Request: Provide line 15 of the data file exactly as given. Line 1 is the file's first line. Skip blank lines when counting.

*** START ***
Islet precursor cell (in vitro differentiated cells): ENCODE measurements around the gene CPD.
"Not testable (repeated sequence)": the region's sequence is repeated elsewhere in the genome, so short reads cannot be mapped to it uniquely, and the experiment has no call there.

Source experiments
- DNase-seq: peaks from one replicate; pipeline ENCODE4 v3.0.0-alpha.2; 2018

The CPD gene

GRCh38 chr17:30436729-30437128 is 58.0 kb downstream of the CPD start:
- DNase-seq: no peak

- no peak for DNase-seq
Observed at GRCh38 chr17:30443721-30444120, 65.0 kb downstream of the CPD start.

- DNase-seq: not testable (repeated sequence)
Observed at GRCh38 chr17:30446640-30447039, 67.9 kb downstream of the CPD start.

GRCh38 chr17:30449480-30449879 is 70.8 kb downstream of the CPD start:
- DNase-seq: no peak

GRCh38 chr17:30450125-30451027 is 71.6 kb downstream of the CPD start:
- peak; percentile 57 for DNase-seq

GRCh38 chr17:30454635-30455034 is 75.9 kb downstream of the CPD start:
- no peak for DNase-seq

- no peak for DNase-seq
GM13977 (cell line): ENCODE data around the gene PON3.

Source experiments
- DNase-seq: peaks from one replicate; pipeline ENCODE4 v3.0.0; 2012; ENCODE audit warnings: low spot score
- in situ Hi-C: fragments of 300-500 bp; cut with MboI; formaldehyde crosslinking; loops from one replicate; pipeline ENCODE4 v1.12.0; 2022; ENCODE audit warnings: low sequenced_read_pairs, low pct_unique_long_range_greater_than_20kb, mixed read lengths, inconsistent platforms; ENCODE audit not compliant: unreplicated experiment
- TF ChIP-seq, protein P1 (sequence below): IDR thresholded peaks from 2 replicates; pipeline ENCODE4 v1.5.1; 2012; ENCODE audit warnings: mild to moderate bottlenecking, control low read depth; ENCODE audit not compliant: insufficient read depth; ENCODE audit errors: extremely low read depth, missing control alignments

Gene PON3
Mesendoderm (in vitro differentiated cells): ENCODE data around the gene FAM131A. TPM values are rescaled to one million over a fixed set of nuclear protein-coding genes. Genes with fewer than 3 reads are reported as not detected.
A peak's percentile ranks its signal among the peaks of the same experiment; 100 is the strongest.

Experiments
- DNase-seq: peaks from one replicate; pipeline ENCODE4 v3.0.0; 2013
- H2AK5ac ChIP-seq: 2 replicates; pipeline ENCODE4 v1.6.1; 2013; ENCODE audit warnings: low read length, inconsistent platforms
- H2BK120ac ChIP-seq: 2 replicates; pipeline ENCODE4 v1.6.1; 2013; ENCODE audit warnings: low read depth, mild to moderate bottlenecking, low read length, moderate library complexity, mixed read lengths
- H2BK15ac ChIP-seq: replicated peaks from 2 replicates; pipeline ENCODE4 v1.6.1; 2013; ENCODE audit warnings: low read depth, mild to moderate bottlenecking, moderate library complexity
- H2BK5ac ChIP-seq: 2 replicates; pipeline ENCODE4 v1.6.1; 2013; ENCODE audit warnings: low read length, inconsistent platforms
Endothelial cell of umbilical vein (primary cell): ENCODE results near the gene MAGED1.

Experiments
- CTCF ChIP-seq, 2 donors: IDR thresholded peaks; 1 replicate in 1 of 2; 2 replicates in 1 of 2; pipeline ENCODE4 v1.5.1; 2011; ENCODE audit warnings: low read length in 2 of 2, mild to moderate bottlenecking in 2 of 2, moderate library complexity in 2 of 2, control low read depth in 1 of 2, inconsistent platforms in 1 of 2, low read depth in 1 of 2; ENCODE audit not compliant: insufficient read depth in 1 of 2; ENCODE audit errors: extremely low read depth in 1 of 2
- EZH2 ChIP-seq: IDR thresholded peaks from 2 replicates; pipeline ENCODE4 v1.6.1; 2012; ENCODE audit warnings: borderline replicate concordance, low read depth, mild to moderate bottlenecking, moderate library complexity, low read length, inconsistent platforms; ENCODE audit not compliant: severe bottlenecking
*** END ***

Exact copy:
- peak; percentile 57 for DNase-seq